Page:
Fall is in the air. The light is dim, as if winter is around the corner, and there is a warm cast to the distant wood, the result of the trees gradually beginning to rust. Soon our mountain will glow with red and the ferns will become alizarin crimson. Goldenrod plants and little orange flowers are budding everywhere. Though it’s still warm, I feel the need to put on a sweater, because it’s just that time of year here in the wilderness. We hope to stay as long as possible, until our heat-free cabin freezes us out. Then we will return to life as normal. If there is such a thing these days.
Nineteen years ago yesterday, I was due to be in the Twin Towers with my management team from RadioCentral, a company I had founded. You can read the account of my near-miss here (scroll down).
What fascinates me is the extended life I was granted.
There are days we always remember, like the day John F. Kennedy died, the day a man walked on the moon, the day the Space Shuttle exploded in mid-air, and of course, September 11, 2001.
On that day, my pregnant wife and I watched in fear and angst, and wondered what kind of world our soon-to-be-born triplets would be living in. Now, today, we’ve just put the triplets in college and are living in a nest with no birds at home.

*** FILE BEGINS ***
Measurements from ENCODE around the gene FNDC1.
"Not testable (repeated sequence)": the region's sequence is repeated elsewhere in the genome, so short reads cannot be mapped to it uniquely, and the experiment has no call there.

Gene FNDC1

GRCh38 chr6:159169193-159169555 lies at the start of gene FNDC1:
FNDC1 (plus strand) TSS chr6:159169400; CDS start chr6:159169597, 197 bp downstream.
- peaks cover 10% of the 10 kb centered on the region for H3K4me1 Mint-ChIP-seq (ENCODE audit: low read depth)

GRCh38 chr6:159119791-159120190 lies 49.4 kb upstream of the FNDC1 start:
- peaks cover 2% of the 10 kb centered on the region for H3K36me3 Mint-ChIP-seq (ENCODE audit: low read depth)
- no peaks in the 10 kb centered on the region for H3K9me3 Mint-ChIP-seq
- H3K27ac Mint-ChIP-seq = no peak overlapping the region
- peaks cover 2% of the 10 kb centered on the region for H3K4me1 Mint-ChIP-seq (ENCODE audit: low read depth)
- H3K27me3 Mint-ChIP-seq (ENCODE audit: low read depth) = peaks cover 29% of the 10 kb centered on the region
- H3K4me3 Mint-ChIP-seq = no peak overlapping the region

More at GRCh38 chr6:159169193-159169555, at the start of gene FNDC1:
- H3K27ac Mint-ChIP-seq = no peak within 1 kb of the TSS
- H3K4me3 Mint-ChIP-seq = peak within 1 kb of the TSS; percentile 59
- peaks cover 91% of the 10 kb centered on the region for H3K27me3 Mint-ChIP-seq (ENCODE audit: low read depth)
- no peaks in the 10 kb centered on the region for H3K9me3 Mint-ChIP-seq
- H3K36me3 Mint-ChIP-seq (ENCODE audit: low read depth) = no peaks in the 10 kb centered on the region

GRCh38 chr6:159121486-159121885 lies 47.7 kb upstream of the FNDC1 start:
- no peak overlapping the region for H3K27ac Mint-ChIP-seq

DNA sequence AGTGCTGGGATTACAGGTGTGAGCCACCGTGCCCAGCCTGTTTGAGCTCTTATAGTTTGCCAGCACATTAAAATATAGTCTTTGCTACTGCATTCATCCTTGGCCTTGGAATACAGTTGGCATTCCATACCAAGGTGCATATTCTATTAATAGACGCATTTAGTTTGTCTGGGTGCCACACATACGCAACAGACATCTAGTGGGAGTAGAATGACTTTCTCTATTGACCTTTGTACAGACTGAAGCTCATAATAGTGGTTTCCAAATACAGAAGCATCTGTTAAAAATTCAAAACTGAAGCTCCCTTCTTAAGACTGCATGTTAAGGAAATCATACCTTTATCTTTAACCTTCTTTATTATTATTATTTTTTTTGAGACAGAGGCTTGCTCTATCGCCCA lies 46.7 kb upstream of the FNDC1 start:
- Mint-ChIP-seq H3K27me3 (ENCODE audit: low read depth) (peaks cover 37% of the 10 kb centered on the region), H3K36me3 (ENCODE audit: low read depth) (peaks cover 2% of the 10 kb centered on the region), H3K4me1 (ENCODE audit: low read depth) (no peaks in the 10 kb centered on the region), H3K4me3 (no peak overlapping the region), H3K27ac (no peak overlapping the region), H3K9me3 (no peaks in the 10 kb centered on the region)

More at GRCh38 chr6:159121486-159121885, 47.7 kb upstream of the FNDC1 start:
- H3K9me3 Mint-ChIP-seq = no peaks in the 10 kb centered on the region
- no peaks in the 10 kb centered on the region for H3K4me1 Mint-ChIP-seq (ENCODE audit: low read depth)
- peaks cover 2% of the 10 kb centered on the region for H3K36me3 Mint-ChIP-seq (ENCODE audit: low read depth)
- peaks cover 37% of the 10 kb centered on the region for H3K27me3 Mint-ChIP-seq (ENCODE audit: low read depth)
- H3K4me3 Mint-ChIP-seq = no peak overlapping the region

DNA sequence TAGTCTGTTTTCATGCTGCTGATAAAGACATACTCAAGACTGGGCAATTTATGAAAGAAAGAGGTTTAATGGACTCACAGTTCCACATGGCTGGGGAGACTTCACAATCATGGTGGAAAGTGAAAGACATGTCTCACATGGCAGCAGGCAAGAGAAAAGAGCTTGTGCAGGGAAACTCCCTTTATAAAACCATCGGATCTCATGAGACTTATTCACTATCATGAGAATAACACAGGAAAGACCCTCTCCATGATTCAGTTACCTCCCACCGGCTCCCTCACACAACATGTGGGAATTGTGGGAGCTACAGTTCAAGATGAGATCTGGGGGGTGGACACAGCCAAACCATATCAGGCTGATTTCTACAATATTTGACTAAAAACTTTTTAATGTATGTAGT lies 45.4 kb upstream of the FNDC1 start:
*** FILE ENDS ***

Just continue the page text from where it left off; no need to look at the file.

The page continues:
When tragedy strikes and we are spared, we often think about what we want to do with this life that did not end when maybe it seemed it would. These moments bring clarity. And that clarity resulted in tens of thousands of people leaving New York City to live in a place where life could be more enjoyed and safety was more assured. And, today, 19 years later, a pandemic has made people think twice about their lives, their values, and where and how they spend their time. They say New York City has lost a half-million residents permanently — about the population of the entire city of Atlanta. It boggles the mind.
Often when we have these moments of clarity, we proclaim our intent to live our lives to the fullest. Then as life continues, days or weeks later, we get back to throwing away our time and not using what our second chance provided.